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The Vault at PfaffsAn Archive of Art and Literature by the Bohemians of Antebellum New York
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Text for Page 056 [03-17-1862]

              42
	The Jersey Cavalry � Camp Life
leading to Virginia�s capital, which was suggestive
enough of the civilization of the oldest settled slave state
in (or out of) the Union.      It lay for some hun-
dreds of yards, through the swampy bed of a little
stream, necessitating a good deal of plashing and
wading.        I found the troopers to be good, single-
hearted fellows, of farmer stock, generally disgust-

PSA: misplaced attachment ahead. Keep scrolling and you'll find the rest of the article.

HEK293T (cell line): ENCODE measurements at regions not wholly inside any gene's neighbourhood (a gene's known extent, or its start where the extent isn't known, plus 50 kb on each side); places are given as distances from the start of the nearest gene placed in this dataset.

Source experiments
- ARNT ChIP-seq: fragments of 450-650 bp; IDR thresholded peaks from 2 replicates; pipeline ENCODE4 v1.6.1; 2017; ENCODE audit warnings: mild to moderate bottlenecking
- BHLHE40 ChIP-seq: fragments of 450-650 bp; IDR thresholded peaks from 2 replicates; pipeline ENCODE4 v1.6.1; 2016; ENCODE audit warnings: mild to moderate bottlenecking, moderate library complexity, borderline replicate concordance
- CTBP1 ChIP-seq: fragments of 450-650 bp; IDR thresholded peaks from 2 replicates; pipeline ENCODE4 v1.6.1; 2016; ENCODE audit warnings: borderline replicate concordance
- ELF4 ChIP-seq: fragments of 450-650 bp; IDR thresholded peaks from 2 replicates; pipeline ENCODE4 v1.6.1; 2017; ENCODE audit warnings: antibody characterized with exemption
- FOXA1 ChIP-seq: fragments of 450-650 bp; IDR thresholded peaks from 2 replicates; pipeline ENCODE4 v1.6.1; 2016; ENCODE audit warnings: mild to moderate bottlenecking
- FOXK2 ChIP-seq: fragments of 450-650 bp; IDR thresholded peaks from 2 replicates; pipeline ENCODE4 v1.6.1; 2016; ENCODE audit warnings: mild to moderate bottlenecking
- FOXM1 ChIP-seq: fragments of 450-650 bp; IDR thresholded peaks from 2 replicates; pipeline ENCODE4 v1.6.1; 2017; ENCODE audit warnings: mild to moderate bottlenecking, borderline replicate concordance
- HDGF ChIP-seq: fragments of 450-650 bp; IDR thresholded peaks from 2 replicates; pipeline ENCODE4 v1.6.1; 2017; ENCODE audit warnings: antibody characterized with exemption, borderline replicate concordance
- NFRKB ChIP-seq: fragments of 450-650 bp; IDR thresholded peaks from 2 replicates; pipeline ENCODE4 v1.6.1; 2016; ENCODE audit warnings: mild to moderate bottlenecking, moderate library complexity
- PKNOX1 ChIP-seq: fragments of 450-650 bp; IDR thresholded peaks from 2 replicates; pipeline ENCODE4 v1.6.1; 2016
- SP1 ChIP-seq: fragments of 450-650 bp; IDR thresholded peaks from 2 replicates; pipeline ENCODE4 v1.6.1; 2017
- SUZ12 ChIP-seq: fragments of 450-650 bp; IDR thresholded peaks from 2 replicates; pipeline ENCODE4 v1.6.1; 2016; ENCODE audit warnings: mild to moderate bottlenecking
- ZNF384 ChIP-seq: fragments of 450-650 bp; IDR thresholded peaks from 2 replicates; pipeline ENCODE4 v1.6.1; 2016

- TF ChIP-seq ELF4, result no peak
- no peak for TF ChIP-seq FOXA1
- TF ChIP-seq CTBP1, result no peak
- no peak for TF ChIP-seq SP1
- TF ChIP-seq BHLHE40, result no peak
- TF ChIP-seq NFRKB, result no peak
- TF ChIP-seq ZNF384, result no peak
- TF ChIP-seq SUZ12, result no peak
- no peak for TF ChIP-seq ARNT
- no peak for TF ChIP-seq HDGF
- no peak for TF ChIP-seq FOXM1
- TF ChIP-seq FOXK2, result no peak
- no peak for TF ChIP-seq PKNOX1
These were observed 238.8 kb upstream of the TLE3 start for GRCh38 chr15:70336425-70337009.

ed with the slovenly husbandry of the Old Dominion.
They all wanted the fighting to occur soon.        We
passed many picket shelters, composed of pine
boughs and looking like rough arbours.  By 3
P. M. we came in sight of two deserted Union
camps, consisting of rough log-huts on a muddy
hill side, beyond which lies our own.      Capt Kes-
ter and another reconnoisance party are just about
to start as we return and Surgeon Phillips
goes with them.  I share his tent and occupy his
stretcher at night.         Moreover I procure from
�Shones!� as the colonel calls his orderly (I
don�t think that Jones was his name) who attends
to my horse, a pair of heavy, dark blue cavalry
trousers, paying the modest price of $4 for
them, as mine had suffered beyond mending
from the two days riding.   Loafing, smoking,
chat and a sound nights rest ended the day.
  18.  Tuesday.   In tent, scribbling letter 
to the Tribune all day.  The Chaplain, Kag�
and Dayton about.      By 4 P. M. Wyndham               
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